Profiling the Activity of Mycobacterium Tuberculosis Inhibitors Against the Trans-Translation Pathway

Resistance in tuberculosis infections is becoming a widespread problem and the demand for new anti-tubercular drugs is increasing. The TB Alliance has discovered compounds that are known to kill Mycobacterium tuberculosis (MTB) but the mechanism by which they operate still remains unknown. Using a luciferase-based screen we discovered that several of the compounds inhibit trans-translation. This process, which is used by bacteria to rescue non-stop ribosomes and release the nascent polypeptide for degradation, is required for the survival of MTB cells. Ribosomes stall once they reach the 3’ end of a non-stop mRNA, trans-translation uses tmRNA and small protein B (SmpB), interact to form a ribonucleoprotein complex which recognizes this ribosome and enters the empty A-site. While rescuing the ribosome at the end of the mRNA, the polypeptide is tagged for degradation [1]. A select set of compounds including a carbazole (KKL-896), tetrahydroquinazoline (KKL-539), and triazole (KKL-1005) showed superior activity in preliminary testing. To begin optimization of new anti-TB therapies, minimum inhibitory concentration and minimum bactericidal concentration assays were used to confirm these three compounds demonstrated broad-spectrum bacterial inhibition. Broad-spectrum inhibition includes the inhibition of growth of both Gram-positive and Gram-negative bacterial species. Secondary screens, including a mCherry reporter assay and an in vitro translation assay, ruled out inhibition of translation and confirmed that the compounds are specific to trans-translation. Through the use of intracellular photo-affinity labeling and click chemistry, attempts were made to identify the molecular target of these compounds. Identification of these targets permits further testing to define the mechanism of action that can be used in structural optimization, leading to the development of improved treatment regimens for MTB infections.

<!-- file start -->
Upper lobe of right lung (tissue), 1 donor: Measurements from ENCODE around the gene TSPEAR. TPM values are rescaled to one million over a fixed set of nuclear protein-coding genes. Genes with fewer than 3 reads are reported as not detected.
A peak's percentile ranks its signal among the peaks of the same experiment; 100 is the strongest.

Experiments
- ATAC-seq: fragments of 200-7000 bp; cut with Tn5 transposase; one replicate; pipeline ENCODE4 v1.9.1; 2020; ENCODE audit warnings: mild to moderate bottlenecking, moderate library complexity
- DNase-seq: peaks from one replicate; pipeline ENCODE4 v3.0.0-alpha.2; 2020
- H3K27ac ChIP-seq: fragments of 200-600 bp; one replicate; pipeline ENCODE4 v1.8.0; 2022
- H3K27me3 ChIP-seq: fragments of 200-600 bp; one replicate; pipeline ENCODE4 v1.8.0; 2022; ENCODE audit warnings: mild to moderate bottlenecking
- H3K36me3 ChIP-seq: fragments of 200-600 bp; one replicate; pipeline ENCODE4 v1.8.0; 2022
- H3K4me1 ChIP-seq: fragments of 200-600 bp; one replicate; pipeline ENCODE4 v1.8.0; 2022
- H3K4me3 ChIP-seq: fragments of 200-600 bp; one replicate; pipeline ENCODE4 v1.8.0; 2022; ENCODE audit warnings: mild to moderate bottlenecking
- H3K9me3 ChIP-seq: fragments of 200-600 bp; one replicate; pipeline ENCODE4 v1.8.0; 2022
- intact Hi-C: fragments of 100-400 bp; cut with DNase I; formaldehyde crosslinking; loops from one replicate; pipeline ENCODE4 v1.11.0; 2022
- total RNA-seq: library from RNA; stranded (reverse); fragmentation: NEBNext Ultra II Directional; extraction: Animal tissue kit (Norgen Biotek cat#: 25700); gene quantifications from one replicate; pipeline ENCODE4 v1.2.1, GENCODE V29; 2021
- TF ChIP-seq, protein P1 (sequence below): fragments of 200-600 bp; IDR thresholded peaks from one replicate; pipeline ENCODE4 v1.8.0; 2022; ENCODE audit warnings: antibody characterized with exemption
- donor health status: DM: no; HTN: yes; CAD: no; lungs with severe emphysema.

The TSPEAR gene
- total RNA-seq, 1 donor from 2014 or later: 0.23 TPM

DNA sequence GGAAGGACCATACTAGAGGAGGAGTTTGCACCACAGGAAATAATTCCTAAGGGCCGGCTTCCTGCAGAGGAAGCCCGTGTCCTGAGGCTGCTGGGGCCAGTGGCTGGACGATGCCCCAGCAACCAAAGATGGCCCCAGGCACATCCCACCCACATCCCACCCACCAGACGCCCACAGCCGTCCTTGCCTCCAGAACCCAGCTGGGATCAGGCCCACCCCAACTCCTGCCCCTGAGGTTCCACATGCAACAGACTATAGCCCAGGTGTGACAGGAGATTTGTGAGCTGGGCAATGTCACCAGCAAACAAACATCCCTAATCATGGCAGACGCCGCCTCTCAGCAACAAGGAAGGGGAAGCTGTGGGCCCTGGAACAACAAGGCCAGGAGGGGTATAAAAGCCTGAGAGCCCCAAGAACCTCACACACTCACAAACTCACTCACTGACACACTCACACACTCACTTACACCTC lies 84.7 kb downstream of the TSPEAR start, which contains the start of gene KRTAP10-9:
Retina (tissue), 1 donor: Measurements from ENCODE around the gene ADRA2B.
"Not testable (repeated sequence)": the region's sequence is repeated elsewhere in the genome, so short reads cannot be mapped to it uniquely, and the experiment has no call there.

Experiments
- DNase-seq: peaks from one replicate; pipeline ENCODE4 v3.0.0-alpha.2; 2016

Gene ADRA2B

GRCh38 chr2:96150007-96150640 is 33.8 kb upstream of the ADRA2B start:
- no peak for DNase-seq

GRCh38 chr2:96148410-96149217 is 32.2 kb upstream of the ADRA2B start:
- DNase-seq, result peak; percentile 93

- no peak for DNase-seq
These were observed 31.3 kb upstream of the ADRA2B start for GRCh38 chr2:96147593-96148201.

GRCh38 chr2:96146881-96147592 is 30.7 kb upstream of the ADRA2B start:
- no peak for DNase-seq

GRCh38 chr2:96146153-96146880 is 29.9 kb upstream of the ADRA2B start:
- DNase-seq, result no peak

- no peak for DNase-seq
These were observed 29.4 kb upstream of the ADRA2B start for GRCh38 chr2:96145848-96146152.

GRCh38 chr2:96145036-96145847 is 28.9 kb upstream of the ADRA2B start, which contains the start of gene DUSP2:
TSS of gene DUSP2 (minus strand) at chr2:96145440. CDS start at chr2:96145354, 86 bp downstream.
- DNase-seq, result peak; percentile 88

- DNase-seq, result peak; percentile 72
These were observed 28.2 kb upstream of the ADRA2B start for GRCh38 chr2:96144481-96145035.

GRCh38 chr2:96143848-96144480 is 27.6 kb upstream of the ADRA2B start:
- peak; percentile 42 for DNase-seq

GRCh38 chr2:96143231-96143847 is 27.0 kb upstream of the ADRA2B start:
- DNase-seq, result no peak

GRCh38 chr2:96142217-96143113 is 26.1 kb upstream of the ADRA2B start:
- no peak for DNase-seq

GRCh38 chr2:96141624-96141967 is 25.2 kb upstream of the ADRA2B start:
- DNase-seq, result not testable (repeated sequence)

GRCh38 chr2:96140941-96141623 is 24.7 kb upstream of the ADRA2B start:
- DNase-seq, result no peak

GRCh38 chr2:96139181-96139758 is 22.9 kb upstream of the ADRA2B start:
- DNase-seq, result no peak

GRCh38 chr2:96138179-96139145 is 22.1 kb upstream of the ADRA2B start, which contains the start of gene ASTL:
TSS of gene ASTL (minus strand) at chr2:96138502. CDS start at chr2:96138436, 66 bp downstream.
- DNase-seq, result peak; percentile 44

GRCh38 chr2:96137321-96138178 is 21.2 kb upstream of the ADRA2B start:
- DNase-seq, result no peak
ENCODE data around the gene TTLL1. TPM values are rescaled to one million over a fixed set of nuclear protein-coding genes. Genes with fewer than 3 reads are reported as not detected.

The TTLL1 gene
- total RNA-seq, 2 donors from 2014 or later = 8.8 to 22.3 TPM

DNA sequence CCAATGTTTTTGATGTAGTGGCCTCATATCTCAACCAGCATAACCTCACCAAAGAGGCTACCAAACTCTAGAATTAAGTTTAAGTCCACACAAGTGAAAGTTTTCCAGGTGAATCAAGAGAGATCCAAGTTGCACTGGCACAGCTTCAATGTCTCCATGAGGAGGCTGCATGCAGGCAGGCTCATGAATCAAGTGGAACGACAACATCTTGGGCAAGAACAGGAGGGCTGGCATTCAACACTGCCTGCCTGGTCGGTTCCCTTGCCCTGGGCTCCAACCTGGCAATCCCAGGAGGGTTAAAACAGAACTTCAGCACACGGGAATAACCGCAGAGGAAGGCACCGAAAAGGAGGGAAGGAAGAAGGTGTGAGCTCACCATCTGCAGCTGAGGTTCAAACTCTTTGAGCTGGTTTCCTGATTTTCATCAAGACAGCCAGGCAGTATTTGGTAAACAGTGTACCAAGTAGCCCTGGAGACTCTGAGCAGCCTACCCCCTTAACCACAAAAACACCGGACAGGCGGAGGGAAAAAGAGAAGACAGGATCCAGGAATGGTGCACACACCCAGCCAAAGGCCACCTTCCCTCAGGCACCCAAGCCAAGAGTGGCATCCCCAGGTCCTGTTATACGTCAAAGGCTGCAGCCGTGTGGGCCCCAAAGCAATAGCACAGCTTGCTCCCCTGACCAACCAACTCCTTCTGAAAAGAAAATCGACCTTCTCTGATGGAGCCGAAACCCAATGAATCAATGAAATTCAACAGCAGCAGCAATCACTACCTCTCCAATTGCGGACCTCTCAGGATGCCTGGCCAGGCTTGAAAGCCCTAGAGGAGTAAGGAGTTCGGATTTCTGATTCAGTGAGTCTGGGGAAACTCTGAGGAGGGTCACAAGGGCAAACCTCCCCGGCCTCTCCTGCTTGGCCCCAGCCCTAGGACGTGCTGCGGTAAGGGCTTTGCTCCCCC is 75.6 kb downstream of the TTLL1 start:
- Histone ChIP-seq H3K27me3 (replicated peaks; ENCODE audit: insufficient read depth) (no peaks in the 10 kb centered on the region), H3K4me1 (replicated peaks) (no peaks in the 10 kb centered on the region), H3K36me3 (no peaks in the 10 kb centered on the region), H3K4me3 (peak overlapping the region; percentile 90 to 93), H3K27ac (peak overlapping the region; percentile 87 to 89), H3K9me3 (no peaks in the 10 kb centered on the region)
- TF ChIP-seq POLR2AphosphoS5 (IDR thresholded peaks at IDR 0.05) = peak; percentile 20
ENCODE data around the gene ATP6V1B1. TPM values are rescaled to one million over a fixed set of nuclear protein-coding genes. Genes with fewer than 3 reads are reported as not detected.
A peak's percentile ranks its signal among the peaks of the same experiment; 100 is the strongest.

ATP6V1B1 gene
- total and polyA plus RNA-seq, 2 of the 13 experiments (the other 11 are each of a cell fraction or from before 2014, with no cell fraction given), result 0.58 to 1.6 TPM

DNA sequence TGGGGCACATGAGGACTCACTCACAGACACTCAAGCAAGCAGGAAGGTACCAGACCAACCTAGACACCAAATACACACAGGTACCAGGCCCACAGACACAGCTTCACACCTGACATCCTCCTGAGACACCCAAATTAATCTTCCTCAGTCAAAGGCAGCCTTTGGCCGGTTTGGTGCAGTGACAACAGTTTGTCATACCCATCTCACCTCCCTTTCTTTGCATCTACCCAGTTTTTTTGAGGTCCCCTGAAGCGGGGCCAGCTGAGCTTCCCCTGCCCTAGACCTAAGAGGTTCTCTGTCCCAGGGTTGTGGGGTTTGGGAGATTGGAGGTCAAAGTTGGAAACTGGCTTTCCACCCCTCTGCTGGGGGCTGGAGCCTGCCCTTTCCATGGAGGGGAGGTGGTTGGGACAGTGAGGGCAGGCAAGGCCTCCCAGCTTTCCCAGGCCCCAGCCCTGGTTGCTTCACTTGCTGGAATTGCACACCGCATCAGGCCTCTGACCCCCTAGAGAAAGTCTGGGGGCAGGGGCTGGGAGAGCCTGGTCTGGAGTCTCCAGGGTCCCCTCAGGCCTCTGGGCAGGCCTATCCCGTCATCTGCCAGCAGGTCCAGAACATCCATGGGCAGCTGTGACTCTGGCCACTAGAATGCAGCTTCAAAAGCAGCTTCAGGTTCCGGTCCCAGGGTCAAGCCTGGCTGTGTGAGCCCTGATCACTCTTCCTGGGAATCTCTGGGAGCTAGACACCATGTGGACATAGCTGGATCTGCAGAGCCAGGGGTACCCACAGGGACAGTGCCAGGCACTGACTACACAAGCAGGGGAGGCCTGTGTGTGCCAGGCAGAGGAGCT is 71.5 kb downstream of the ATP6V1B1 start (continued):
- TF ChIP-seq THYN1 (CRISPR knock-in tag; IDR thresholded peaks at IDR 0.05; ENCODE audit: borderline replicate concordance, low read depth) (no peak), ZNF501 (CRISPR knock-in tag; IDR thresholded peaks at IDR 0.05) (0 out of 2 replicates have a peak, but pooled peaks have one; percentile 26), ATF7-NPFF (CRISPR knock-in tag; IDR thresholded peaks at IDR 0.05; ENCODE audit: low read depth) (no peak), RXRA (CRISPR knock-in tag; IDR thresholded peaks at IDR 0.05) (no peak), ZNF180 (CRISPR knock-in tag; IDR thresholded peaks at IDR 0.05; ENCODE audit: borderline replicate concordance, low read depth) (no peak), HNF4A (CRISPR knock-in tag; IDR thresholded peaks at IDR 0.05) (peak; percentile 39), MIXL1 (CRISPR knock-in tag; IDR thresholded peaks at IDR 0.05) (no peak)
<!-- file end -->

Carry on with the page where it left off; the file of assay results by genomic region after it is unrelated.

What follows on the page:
Work Title Profiling the Activity of Mycobacterium Tuberculosis Inhibitors Against the Trans-Translation Pathway
Penn State
  1. Alexandria E. Lewis
  1. Biochemistry and Molecular Biology
  2. Mycobacterium Tuberculosis
  3. TB Alliance
License Attribution-NonCommercial-NoDerivs 3.0 United States
Work Type Thesis
  1. Kenneth Keiler - research mentor
  2. Sara Ades - thesis reader
  1. Eberly College of Science
  2. Department of Biochemistry and Molecular Biology
Publication Date Spring 2016
  1. Biochemistry and Molecular Biology
  1. English
Deposited June 22, 2016




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